Home Defects: Do I Have the Right to Sue and If So, Whom Do I Target?

Even with a great Realtor, there is a lot that goes into buying a home. For a newly constructed home, there is little to worry about regarding defects since it remains under warranty. However, for an existing home, the seller has the responsibility of disclosing major defects, otherwise referred to as material defects. A “material defect” is a particular problem associated with a component or system of the home that could have a significant impact on the property’s value or pose a risk to human life.

When conducting a walkthrough, some things are obvious, while others stay hidden until after the sale is final. If you purchased a used home only to discover after closing, meaning the escrow is account closed and money is transferred, that the seller failed to disclose certain defects, you need to speak with a real estate attorney as soon as possible.

For protection when buying a used home, you want to hire the best inspector possible. During the inspection, this expert will focus on irregularities that fall within the “material defect” category. In other words, a burn in the kitchen countertop, a scratch on the hardwood floor, or a window screen with holes does not apply.

To consider the sale legal, typically, the seller must disclose material defects. The challenge is that laws governing home defects vary from state to state. Depending on the state where you live, if you discovered a defect after closing, you may have the right to back out of the deal. Unfortunately, there are times when trying to recover financial loss proves difficult.

Although the seller is often the party held responsible for undisclosed defects, liability could also fall back on your or the seller’s broker or even the home inspector. Because of that, the first step involves determining the responsible party. By hiring a qualified attorney, you would have help with this.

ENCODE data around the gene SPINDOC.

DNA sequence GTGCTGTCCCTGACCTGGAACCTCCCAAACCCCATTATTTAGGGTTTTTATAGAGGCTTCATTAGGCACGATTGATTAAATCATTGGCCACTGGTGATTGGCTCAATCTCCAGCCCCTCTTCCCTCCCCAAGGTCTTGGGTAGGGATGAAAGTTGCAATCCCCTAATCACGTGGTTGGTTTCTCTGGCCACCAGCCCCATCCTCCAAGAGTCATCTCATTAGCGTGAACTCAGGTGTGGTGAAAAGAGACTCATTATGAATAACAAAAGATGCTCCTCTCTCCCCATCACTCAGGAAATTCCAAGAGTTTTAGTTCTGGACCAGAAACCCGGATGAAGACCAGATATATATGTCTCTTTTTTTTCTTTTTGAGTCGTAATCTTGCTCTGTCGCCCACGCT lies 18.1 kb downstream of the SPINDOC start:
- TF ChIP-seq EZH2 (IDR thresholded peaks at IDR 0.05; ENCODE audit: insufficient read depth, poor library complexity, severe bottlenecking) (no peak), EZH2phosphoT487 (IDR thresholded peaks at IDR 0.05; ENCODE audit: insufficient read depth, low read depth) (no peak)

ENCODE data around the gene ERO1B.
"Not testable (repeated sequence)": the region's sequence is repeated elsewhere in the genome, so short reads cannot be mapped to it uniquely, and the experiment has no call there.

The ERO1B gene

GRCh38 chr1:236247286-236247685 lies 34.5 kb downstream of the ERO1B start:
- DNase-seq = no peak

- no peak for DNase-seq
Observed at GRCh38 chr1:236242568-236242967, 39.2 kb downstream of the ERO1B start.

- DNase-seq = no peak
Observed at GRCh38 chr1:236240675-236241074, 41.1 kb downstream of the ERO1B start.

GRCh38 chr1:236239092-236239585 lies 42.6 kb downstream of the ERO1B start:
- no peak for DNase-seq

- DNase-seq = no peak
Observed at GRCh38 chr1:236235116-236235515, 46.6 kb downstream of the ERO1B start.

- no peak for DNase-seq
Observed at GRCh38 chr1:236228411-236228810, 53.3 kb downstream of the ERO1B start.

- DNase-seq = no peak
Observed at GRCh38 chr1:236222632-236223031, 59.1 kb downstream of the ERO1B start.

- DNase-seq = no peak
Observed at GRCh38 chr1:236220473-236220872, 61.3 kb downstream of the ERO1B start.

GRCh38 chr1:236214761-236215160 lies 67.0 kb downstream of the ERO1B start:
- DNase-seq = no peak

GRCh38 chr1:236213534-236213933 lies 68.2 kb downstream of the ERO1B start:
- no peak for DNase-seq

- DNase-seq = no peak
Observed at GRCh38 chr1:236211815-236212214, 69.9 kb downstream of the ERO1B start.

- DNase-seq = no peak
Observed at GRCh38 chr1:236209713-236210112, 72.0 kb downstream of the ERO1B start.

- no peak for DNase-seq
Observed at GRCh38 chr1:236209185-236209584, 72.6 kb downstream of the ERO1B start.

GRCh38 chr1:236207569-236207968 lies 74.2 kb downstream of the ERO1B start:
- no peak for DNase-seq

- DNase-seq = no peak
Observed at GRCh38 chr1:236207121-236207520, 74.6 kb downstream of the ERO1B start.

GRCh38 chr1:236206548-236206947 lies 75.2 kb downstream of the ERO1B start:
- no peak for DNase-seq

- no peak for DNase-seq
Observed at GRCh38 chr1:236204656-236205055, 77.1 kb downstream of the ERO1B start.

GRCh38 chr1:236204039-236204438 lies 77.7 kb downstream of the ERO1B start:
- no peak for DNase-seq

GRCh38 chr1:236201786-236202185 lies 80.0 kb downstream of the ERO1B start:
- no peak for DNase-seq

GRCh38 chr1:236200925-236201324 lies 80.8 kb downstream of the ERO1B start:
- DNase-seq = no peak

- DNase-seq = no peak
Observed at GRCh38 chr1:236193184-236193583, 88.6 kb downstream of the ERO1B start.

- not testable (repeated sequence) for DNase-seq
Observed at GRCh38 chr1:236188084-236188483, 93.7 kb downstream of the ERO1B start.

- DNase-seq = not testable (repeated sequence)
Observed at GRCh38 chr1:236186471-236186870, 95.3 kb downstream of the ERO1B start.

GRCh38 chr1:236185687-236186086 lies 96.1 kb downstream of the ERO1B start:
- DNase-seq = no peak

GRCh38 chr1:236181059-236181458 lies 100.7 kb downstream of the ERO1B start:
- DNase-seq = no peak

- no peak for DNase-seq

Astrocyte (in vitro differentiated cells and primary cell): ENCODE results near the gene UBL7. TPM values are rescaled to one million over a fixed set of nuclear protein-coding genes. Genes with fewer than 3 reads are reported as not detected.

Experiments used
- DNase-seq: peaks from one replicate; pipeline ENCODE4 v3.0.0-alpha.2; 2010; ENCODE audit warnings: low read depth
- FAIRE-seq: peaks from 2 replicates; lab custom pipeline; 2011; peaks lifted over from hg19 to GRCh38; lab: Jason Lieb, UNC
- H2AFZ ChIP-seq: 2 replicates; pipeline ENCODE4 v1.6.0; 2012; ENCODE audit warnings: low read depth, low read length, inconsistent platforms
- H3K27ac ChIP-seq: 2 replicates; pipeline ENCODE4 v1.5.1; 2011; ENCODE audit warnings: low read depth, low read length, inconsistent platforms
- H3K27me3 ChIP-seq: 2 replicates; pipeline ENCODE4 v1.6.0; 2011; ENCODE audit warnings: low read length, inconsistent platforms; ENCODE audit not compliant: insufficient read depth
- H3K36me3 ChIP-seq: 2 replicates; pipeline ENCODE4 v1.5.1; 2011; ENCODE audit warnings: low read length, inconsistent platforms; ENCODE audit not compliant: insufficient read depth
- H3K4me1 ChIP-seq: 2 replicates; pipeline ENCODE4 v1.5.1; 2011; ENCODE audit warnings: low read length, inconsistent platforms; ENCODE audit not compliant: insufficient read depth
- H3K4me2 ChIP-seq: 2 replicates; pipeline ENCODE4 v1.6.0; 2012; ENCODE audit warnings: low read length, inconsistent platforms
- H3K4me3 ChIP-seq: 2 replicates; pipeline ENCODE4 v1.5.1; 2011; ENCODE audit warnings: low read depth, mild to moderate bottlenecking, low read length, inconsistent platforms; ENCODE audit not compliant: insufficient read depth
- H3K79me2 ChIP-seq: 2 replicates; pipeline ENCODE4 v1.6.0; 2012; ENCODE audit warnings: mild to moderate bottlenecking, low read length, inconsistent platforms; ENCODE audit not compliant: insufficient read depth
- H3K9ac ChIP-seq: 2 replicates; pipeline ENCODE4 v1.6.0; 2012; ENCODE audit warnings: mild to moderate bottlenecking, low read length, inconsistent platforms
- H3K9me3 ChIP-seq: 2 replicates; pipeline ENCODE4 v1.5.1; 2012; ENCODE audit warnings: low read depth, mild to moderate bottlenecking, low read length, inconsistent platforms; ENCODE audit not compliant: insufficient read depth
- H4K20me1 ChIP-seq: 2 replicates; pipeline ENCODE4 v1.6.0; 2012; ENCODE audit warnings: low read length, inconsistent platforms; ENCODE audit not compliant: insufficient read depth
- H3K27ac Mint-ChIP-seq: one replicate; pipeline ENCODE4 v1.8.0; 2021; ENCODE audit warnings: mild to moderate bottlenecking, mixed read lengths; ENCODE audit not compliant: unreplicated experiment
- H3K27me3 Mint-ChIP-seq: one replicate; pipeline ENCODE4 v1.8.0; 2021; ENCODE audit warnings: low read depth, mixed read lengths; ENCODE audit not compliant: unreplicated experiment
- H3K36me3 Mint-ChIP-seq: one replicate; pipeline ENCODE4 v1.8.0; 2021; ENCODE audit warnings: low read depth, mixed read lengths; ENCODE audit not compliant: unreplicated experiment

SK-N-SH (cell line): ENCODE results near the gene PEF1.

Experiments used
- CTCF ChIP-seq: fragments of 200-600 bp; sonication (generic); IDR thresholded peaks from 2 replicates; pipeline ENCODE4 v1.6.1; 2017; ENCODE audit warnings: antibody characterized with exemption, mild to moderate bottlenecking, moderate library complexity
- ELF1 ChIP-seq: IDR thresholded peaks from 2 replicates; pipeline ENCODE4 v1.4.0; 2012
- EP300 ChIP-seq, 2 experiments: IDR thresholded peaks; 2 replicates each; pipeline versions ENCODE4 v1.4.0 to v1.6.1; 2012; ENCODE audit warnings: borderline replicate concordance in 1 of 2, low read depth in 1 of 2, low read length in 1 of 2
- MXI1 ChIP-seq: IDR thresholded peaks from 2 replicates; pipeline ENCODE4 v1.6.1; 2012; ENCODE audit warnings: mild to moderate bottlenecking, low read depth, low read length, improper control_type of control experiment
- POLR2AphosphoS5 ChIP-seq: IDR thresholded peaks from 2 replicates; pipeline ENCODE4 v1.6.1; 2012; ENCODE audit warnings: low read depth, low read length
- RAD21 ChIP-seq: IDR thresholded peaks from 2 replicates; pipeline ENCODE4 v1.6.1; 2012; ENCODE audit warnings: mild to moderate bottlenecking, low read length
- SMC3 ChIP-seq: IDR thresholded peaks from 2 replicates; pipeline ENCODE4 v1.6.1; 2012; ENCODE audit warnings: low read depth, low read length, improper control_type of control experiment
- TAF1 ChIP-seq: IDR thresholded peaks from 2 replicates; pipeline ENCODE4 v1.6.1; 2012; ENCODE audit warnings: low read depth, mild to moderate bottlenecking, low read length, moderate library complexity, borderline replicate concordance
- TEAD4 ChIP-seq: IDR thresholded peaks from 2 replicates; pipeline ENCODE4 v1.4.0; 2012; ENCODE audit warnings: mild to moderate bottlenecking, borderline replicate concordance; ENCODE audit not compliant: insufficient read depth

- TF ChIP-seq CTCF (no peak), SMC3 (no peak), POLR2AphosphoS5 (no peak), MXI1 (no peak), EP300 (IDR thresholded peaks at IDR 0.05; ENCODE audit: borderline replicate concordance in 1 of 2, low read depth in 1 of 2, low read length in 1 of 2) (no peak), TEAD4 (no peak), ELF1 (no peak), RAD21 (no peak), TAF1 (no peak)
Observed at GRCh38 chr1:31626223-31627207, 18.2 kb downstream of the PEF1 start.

With so many dynamics, there is no single answer as to what you need to do when finding a material defect in a recently purchased home. Because no one wants to take the blame, the process of discovery can be difficult. However, when a material defect gets discovered after buying a home, it is important to make the right person accountable.

The attorney that you hire will review the current laws where you reside; look over all of the facts, including the type of defect discovered and its severity; and go over the inspector’s report to get a better idea as to who needs to pay. If that person refuses to pay, then you need to consider the next course of action.

Regardless of the defect identified, you do not want to waste time reporting it. It is important to find a reputable real estate attorney and schedule a consultation quickly. Through that discussion, you can decide how to proceed, whether that entails taking the responsible person to small claims court or filing a lawsuit in an attempt to recover the monetary loss.

Posted on:
September 7th, 2017

Category:
Real Estate Law